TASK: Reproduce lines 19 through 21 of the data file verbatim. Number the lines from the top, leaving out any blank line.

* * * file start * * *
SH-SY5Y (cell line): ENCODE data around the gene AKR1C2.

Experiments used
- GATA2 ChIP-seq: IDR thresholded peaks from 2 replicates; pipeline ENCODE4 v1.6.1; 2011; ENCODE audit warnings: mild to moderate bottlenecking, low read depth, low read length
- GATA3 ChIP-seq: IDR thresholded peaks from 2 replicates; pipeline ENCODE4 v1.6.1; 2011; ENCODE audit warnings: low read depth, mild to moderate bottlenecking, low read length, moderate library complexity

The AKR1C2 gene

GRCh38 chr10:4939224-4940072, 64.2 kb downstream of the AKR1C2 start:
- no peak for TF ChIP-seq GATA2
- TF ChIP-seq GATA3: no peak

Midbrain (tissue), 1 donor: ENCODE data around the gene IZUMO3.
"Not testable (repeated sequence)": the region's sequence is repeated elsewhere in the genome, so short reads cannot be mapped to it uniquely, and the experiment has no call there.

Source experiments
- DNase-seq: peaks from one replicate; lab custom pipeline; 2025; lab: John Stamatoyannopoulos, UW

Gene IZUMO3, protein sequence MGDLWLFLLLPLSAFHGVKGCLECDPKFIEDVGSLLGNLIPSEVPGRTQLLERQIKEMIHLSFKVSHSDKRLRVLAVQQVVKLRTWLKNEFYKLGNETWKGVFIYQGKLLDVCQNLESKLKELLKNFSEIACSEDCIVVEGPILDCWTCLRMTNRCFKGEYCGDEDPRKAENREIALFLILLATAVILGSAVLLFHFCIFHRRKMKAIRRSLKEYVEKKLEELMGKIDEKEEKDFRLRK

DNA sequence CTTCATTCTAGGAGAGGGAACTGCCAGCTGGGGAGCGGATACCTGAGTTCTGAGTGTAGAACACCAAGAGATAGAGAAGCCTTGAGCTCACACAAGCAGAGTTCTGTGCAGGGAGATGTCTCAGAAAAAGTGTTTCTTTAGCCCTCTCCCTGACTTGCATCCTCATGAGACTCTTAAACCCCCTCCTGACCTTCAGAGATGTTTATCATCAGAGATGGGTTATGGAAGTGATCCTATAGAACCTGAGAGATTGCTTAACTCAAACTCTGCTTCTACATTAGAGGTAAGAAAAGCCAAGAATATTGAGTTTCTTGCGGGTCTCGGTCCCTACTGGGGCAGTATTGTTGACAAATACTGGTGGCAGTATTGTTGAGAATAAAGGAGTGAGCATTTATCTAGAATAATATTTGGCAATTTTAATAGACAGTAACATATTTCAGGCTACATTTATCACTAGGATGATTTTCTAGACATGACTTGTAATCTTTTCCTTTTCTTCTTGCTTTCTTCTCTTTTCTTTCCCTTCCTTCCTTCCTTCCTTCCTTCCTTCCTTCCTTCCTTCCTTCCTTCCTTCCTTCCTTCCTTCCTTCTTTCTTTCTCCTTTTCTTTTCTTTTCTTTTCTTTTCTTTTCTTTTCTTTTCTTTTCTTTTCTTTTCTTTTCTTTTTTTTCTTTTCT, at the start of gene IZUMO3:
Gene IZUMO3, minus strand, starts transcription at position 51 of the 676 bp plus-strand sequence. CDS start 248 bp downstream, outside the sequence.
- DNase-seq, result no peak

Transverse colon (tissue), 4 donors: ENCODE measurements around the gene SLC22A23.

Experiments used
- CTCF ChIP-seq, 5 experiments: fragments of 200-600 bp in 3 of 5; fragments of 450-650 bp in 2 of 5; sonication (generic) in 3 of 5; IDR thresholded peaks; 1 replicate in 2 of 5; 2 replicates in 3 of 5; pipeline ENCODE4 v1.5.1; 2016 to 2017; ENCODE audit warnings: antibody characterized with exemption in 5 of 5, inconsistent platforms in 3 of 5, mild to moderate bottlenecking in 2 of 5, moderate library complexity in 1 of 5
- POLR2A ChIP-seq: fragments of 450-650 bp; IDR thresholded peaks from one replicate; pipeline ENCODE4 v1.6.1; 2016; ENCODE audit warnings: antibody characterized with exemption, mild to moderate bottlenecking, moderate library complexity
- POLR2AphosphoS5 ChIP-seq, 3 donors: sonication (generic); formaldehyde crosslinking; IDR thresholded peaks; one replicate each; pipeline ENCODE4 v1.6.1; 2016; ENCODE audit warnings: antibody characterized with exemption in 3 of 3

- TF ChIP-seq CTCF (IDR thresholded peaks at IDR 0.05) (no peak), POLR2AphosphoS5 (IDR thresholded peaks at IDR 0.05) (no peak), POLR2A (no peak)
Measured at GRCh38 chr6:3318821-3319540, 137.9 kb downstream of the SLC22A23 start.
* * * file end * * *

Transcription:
- CTCF ChIP-seq, 5 experiments: fragments of 200-600 bp in 3 of 5; fragments of 450-650 bp in 2 of 5; sonication (generic) in 3 of 5; IDR thresholded peaks; 1 replicate in 2 of 5; 2 replicates in 3 of 5; pipeline ENCODE4 v1.5.1; 2016 to 2017; ENCODE audit warnings: antibody characterized with exemption in 5 of 5, inconsistent platforms in 3 of 5, mild to moderate bottlenecking in 2 of 5, moderate library complexity in 1 of 5
- POLR2A ChIP-seq: fragments of 450-650 bp; IDR thresholded peaks from one replicate; pipeline ENCODE4 v1.6.1; 2016; ENCODE audit warnings: antibody characterized with exemption, mild to moderate bottlenecking, moderate library complexity
- POLR2AphosphoS5 ChIP-seq, 3 donors: sonication (generic); formaldehyde crosslinking; IDR thresholded peaks; one replicate each; pipeline ENCODE4 v1.6.1; 2016; ENCODE audit warnings: antibody characterized with exemption in 3 of 3